It’s not the “sexy” part of the airshow, he said, but Texas native Russell Royce will be behind the scenes during the Great Bend Airport Airfest this year keeping things running safely and smoothly, both in the air and on the ground.
Royce is serving this year as the Airfest’s “air boss,” which is the senior coordinator of all the weekend’s aerial events. This is Royce’s first year serving as the air boss for the Great Bend Airfest, though he has worked as an air boss at various airshows for around 20 years.
“I’m like the conductor of the orchestra, of all these instruments that play, and I’ve got to put them together to make a song,” Royce said.
His job means working with several different groups to make sure plans run smoothly.
One key component of his work is coordinating with the Federal Aviation Administration to develop flight plans for each of the show’s pilots that do not interfere with existing air traffic, because the FAA has different guidelines for airshows than for standard air traffic. He also works with local air traffic controllers in developing this plan.
He also works with pilots to ensure their planes are in proper operating order and that they meet all regulatory requirements. In shows that require the use of more than one plane, Royce is responsible for developing a coordinated flight plan to ensure the planes fly safely in conjunction with each other.
Advance planning for each airshow he works begins up to one year in advance and, because of all the regulatory requirements that have to be met, can involve 150 hours or more worth of preparation. He prepares a detailed, coordinated flight plan for each performer, designed to keep both the pilots and spectators safe during the event.
Once the show arrives, Royce’s days are usually 15 hours or more long, depending on whether or not there are unforeseen hiccups with the show.
His days begin around 6 a.m., preparing for a pre-show briefing with the pilots, which includes going over flight plans, briefing the pilots on the airfields and airspace, and reviewing the aircraft to ensure they in safe working order. The briefings usually take place about two hours before the first flight.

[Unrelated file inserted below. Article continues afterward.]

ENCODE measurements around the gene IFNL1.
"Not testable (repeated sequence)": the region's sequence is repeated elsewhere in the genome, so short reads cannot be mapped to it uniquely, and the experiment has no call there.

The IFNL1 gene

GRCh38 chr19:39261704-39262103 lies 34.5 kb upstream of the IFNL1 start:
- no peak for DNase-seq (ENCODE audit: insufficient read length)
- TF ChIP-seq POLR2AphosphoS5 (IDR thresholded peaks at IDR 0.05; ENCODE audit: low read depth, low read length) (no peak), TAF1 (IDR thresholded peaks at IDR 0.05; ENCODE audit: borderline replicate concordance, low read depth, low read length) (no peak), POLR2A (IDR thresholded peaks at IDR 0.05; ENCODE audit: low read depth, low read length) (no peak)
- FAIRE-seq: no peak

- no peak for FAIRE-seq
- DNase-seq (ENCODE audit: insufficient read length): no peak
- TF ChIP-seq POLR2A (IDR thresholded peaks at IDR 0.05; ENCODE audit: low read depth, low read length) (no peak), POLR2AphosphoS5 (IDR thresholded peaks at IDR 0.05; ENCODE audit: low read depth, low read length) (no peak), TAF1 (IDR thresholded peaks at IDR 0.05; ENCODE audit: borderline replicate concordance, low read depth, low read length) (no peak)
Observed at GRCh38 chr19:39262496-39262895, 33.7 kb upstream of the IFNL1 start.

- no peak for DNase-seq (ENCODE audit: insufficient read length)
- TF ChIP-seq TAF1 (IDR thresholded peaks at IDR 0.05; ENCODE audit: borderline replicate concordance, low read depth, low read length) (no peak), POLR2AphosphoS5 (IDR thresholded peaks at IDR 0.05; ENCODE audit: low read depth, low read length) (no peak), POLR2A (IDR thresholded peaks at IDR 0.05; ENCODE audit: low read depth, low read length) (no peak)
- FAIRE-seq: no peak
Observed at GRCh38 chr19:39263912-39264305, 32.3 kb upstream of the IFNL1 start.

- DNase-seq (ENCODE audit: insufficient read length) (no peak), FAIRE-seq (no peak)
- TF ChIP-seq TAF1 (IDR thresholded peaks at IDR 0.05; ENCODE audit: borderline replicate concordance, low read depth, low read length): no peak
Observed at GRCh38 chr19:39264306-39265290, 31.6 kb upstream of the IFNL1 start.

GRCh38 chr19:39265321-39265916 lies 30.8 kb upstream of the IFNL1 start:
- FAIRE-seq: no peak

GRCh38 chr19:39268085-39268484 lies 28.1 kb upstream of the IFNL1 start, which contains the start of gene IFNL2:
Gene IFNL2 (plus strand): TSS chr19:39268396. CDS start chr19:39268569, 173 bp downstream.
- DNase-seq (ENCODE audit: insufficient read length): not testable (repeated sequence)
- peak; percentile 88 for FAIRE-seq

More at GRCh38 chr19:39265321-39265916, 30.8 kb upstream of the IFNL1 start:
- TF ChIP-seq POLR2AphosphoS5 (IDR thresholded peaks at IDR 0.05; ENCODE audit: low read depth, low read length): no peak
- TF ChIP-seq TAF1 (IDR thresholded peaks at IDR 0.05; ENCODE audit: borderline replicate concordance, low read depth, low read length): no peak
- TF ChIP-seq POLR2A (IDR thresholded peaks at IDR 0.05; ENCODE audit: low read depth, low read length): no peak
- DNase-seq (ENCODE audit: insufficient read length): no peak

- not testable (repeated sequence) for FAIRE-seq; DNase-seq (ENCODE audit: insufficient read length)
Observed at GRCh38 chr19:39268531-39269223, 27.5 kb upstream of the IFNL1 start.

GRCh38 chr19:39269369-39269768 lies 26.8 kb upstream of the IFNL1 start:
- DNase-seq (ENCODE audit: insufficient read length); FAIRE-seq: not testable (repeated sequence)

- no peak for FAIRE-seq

The briefings also involve going in-depth with the all pilots over the day’s schedule, and making adjustments to that schedule as necessary.
Once the first plane takes off, Royce quipped that it is his job to, “manage the absolute chaos that ensues, because nothing goes according to plan.”
Assuming that all goes according to plan, though, Royce said his day at a show will end around 9 p.m., possibly later if problems are encountered throughout the day. In between, Royce joked, “I’m the guy that’s sitting there the whole time, thinking about what can go wrong.”
Background in airshows
At 37 years old, Royce grew up in a family with a rich aviation heritage, and he has been involved with airshows his entire life.
Royce’s father was a volunteer for the Commemorative Air Force, a Dallas, Texas-based non-profit organization dedicated to the preservation of historic U.S. military aircraft, and to teaching the public about the historical roles of those aircraft.
At an airshow in 1974, Royce’s father filled in when an air boss for an area show did not show up for the event, and continued that work throughout his life. In addition, his father served as president of the CAF, as well as president of the Lone Star Flight Museum in Houston, Texas.
“In the summers, I would go to airshows with my Dad in an old World War II airplane, and I would watch him run an airshow and help out,” he said.
This, in turn, kindled his own love of aviation. Royce then followed in his father’s footsteps. As a teen, he served as an apprentice at several air shows, and began solo work as an air boss when he was just 18 years old.
In addition to a love for aviation, Royce enjoys the complex problem-solving skills needed to put on a safe show for both performers and spectators. He also likes the challenge of working with pilots who are pushing the limits of their own aircrafts’ capabilities.
Royce appreciates the tight-knit family nature and the relationships formed between members of the airshow community, both in the air and on the ground.
The end result of all his work is a chance to share his love of aviation with communities that may not otherwise have the opportunity to experience it.
“(Providing the aviation experience) is the driving force,” Royce said.